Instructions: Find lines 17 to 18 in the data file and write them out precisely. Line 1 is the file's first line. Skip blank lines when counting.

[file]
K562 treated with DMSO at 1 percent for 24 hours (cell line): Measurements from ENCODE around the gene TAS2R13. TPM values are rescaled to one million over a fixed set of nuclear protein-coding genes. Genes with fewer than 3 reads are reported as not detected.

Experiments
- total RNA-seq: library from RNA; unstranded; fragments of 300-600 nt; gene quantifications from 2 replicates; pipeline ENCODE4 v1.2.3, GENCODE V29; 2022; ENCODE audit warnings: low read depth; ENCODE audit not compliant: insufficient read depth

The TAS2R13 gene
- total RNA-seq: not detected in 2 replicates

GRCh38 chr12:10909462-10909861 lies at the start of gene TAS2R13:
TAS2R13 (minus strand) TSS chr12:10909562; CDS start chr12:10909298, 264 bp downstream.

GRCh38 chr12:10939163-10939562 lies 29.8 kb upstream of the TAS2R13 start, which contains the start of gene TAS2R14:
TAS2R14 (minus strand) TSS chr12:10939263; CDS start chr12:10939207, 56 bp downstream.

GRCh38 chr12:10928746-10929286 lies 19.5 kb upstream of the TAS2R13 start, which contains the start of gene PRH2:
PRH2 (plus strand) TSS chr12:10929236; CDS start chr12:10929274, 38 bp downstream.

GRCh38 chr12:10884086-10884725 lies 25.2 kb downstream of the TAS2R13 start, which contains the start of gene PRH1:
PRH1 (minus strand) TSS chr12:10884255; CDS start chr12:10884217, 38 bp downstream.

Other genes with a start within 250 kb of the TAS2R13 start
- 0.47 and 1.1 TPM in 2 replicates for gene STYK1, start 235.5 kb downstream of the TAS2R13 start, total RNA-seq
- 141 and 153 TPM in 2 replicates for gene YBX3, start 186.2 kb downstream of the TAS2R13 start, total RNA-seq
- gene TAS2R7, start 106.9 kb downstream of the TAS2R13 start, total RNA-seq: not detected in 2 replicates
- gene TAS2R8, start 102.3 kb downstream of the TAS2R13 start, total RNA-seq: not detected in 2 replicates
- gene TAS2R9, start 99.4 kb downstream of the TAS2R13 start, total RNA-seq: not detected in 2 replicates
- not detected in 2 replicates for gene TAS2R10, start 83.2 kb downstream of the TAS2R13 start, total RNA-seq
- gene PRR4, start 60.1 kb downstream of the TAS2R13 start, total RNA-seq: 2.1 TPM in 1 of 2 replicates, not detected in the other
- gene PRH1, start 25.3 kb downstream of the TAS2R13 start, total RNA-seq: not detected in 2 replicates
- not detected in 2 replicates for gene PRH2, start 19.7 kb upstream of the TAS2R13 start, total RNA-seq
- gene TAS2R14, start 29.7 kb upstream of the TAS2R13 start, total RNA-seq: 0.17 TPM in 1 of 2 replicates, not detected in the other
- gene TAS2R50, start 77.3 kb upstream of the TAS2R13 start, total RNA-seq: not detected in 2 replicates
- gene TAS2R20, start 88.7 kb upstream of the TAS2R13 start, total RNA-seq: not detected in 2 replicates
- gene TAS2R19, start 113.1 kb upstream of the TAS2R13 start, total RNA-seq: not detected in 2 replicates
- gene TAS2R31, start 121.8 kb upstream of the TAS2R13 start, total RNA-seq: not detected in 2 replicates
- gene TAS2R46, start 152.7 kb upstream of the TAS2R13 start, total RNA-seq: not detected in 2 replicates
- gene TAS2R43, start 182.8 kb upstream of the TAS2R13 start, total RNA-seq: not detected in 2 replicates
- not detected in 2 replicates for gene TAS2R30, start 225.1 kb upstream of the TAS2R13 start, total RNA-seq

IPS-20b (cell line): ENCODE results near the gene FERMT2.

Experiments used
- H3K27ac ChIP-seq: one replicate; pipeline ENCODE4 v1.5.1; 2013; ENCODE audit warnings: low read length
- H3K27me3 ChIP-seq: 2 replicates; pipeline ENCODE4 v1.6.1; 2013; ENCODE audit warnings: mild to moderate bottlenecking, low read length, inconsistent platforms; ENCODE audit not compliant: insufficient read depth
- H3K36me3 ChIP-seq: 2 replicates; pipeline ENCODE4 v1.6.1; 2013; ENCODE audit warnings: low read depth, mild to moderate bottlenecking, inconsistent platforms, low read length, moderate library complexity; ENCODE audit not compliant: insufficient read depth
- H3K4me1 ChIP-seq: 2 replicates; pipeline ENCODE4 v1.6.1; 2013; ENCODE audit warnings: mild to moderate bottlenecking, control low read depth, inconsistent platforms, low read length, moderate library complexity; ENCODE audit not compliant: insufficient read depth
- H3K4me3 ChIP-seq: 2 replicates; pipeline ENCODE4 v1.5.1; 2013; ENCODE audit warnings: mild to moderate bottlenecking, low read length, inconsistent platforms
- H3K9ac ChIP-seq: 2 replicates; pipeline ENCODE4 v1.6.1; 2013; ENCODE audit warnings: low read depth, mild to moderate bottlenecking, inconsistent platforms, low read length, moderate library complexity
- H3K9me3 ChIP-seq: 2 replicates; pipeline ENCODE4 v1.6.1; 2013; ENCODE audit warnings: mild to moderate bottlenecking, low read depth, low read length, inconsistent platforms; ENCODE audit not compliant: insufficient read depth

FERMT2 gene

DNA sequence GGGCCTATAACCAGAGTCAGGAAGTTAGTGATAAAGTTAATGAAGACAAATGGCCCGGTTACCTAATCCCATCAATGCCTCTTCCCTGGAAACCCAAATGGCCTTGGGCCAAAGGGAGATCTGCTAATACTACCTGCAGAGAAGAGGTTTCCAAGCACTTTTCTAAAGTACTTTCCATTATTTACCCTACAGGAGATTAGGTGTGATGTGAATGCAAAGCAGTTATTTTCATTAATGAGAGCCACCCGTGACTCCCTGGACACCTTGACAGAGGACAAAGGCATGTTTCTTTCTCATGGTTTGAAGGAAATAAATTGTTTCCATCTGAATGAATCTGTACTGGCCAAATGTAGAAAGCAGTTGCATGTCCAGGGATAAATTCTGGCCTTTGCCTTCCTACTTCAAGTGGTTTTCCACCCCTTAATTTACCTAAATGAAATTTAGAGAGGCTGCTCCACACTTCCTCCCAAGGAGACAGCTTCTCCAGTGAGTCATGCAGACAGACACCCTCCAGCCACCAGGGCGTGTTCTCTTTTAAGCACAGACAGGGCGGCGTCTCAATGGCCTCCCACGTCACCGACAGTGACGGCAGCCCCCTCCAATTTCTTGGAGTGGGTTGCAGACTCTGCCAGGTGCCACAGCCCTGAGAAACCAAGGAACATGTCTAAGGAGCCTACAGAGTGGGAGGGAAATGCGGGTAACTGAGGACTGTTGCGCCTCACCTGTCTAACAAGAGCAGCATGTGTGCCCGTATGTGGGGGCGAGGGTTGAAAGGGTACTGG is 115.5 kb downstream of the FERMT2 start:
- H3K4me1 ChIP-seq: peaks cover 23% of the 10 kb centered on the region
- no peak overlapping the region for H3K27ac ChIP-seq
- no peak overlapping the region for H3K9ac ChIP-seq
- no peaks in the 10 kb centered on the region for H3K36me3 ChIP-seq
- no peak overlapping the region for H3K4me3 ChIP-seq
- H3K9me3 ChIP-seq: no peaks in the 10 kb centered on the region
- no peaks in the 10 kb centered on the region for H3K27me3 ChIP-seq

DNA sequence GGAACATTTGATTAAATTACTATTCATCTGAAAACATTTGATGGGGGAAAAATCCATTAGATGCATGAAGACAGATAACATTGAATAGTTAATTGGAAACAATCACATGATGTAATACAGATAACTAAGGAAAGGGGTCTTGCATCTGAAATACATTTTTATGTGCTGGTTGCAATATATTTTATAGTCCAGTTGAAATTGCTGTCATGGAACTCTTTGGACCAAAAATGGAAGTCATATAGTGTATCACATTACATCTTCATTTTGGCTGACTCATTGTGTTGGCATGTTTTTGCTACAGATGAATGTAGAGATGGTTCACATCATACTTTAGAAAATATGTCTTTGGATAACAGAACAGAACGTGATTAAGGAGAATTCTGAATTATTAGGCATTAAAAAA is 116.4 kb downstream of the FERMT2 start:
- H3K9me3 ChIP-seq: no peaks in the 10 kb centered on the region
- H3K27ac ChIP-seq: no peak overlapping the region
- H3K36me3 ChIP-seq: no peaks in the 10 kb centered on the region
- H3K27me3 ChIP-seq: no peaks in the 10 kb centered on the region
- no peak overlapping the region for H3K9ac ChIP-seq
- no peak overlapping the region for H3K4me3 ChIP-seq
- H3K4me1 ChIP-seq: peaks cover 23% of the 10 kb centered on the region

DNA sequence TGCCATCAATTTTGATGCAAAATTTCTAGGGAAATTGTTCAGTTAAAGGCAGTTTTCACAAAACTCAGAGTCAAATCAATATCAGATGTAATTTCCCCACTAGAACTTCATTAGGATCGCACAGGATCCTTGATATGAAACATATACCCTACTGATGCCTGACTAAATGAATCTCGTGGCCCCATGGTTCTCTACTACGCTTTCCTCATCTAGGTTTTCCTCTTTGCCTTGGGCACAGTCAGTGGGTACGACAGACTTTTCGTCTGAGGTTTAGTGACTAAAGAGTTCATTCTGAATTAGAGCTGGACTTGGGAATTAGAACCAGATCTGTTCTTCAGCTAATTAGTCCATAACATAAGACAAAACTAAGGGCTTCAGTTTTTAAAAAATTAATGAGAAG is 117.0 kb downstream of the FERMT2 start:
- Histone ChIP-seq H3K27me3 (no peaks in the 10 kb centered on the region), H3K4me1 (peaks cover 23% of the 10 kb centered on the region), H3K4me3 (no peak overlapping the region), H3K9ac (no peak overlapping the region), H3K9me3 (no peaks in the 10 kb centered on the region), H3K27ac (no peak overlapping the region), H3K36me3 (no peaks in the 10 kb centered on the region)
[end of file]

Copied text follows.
- gene TAS2R7, start 106.9 kb downstream of the TAS2R13 start, total RNA-seq: not detected in 2 replicates
- gene TAS2R8, start 102.3 kb downstream of the TAS2R13 start, total RNA-seq: not detected in 2 replicates